This Unit gives scholarly attention to the Second Vatican Council (1962–1965), one of the most significant events in the history of the Catholic Church — an event that had wide-ranging implications for other faiths, other Christian churches, and for the wider world alike. This Unit has a double focus: first, deepening the understanding of the history of Vatican II, its link with movements of renewal in Catholic theology and in the Church in the decades prior to Vatican II, and the history of the reception of the Council, and the redaction history of the different documents of the Council; second, a strong theological on both to the hermeneutical issues connected to methods of interpreting conciliar teaching and its ongoing reception in a changing context. By looking more closely at the past, our Unit hopes to promote greater conciliarity and synodality in the Christian churches in the present. In this second mandate of its presence within the American Academy of Religion, the Vatican II Studies Unit turns its attention to the reception of Vatican II within the various social and cultural contexts of the Americas and elsewhere, and to its continuing influence in the changing context of twenty-first century global Christianity.
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Vatican II Studies Unit
Call for Proposals
Sacrosanctum Concilium: Emblem of Conciliar Reform after 60 Years
The renewal of Vatican II was experienced most immediately and visibly through the reform of the liturgy. Similarly, resistance to this reform continues to be the harbinger of all other debates surrounding the role and perception of Vatican II in contemporary Catholicism. As we mark the 60th anniversary of Sacrosanctum concilium in 2023, we invite paper proposals addressing: the implementation of the liturgical reform of Vatican II, especially in multi-cultural and racially diverse Catholic contexts, in its historical and contemporaneous expressions, and from Latin and Eastern rite Catholic perspectives; the relationship between criticism of the liturgical reform and criticism of Vatican II in militant Catholic groups, including reactions to pope Francis’ motu proprio Traditionis Custodes; the ecclesiology implied in the Constitution on the Liturgy and the work of the post-conciliar commission for the reform of the Roman Rites; the influence Catholic reforms on the renewal of the liturgy in other Christian churches, including the role of the Consultation on Common Texts and the Common Lectionary.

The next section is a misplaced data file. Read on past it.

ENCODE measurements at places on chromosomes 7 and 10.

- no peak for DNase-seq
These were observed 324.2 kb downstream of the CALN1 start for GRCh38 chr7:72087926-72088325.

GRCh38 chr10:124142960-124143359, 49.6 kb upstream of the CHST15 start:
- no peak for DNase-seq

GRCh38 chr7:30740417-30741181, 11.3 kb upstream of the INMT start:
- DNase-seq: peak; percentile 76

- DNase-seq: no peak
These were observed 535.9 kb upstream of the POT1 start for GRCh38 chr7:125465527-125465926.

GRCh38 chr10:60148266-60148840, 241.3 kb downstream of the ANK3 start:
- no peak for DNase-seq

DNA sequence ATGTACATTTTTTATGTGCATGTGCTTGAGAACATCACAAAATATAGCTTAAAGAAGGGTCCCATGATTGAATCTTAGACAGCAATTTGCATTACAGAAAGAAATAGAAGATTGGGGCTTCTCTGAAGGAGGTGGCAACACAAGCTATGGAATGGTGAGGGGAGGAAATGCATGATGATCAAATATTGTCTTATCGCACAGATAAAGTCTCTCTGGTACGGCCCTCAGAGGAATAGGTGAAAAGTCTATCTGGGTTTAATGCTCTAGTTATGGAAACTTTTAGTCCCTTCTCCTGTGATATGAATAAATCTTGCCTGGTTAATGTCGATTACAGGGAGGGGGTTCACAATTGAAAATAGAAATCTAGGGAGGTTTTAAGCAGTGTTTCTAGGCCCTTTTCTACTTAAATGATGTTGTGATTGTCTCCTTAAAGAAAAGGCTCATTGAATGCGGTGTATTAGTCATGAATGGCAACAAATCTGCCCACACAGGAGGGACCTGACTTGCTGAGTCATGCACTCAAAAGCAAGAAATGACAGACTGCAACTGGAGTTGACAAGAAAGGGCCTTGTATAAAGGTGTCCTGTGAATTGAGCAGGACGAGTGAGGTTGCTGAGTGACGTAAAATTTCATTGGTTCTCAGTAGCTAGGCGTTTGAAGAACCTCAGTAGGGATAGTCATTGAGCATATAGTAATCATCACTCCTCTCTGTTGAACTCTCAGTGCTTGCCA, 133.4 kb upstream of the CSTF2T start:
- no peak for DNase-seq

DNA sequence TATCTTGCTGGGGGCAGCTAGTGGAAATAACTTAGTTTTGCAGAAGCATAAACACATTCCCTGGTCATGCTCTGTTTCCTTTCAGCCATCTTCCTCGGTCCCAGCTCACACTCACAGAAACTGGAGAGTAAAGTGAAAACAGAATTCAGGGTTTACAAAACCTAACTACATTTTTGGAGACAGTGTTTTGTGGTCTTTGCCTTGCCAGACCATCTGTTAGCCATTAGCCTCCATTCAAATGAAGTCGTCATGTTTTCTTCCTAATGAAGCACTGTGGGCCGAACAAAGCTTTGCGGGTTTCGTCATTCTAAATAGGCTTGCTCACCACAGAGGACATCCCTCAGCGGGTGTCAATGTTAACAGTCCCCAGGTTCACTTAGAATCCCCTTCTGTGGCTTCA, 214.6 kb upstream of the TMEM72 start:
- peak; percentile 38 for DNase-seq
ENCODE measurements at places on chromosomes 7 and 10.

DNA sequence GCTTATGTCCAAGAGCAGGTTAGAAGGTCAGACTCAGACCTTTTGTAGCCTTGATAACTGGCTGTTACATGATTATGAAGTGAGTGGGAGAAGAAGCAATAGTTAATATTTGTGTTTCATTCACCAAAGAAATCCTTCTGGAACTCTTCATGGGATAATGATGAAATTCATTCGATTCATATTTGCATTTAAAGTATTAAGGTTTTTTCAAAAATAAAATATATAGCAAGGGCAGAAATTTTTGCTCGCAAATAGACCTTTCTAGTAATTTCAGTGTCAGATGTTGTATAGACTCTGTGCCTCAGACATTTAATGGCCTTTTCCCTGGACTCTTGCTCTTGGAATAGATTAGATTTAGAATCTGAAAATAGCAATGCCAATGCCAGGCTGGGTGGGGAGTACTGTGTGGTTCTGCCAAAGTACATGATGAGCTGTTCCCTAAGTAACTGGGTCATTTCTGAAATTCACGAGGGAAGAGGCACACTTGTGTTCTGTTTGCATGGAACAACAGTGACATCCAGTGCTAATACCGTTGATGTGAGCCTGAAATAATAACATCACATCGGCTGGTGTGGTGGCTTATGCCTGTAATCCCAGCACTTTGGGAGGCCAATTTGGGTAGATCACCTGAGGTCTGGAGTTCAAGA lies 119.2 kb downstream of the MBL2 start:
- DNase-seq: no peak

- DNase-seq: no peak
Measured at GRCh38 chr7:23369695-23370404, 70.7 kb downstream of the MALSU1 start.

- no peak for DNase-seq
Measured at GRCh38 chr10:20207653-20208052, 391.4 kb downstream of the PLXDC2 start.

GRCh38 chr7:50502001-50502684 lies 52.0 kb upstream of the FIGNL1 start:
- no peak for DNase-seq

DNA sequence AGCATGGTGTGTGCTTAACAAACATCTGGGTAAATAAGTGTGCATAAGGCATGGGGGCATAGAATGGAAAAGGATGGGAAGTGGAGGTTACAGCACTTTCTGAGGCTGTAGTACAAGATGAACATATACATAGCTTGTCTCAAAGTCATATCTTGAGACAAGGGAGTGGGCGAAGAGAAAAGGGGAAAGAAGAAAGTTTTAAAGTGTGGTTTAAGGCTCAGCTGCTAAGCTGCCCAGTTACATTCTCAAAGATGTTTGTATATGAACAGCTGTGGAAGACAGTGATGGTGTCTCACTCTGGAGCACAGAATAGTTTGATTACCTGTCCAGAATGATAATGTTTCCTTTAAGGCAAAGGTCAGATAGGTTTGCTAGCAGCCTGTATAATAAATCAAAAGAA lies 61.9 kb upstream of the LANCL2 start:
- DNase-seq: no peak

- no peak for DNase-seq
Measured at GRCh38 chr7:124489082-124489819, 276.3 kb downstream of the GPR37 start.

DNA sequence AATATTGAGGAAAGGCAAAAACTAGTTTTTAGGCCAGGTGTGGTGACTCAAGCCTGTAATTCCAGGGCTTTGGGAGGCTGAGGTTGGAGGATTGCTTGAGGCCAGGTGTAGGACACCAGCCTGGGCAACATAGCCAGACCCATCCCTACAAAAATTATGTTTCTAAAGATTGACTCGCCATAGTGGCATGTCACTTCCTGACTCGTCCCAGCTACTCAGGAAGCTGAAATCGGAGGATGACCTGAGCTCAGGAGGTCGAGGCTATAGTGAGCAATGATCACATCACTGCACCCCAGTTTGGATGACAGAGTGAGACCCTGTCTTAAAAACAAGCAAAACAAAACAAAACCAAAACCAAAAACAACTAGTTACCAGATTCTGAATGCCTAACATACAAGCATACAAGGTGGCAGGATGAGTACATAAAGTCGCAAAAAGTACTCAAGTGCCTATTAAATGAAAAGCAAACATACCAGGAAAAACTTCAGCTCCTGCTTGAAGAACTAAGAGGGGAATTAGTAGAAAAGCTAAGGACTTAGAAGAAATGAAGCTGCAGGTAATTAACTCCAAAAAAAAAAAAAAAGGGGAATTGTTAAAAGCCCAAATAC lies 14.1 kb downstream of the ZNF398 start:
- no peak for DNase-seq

Rahner’s World Church and Decolonization Today
In his 1979 essay, “Towards a Fundamental Theological Interpretation of Vatican II,” Karl Rahner contends that the council must be understood as the “first official self-actualization” of the church as “world church,” while acknowledging that the it must become inculturated throughout the world to realize this identity in the fullest sense. His thesis includes an interpretation of the changing epochs of Christian history. We invite proposals that explore the continuing significance of Rahner’s interpretation for understanding Vatican II and its reception; Vatican II’s rethinking of the church-world relationship; the nature of epochal shifts and disruptions in human history and their implication for the social location, self-understanding, and mission of Christianity; the growing importance of decolonization for the full inculturation of the church in the contemporary context.